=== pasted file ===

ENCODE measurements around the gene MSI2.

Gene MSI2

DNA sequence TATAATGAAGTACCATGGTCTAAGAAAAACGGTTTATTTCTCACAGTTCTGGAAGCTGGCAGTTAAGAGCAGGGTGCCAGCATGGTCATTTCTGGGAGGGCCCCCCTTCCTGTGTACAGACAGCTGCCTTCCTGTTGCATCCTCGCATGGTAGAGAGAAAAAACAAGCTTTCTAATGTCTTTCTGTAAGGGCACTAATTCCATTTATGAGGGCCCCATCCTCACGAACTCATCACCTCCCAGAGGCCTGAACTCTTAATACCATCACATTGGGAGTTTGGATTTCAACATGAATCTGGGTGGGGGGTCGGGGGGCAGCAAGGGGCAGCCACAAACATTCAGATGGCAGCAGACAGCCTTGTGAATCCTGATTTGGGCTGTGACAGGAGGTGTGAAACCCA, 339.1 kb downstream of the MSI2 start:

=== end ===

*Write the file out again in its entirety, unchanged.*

ENCODE measurements around the gene MSI2.

Gene MSI2

DNA sequence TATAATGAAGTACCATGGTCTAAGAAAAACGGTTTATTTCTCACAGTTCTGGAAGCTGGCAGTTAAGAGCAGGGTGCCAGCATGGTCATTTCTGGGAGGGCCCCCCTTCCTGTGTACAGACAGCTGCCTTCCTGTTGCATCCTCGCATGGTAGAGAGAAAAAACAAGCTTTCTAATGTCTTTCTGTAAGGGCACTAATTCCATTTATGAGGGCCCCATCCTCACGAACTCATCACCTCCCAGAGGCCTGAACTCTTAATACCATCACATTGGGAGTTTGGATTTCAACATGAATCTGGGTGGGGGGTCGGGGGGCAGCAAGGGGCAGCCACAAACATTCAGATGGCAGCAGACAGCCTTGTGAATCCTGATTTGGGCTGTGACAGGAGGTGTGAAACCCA, 339.1 kb downstream of the MSI2 start: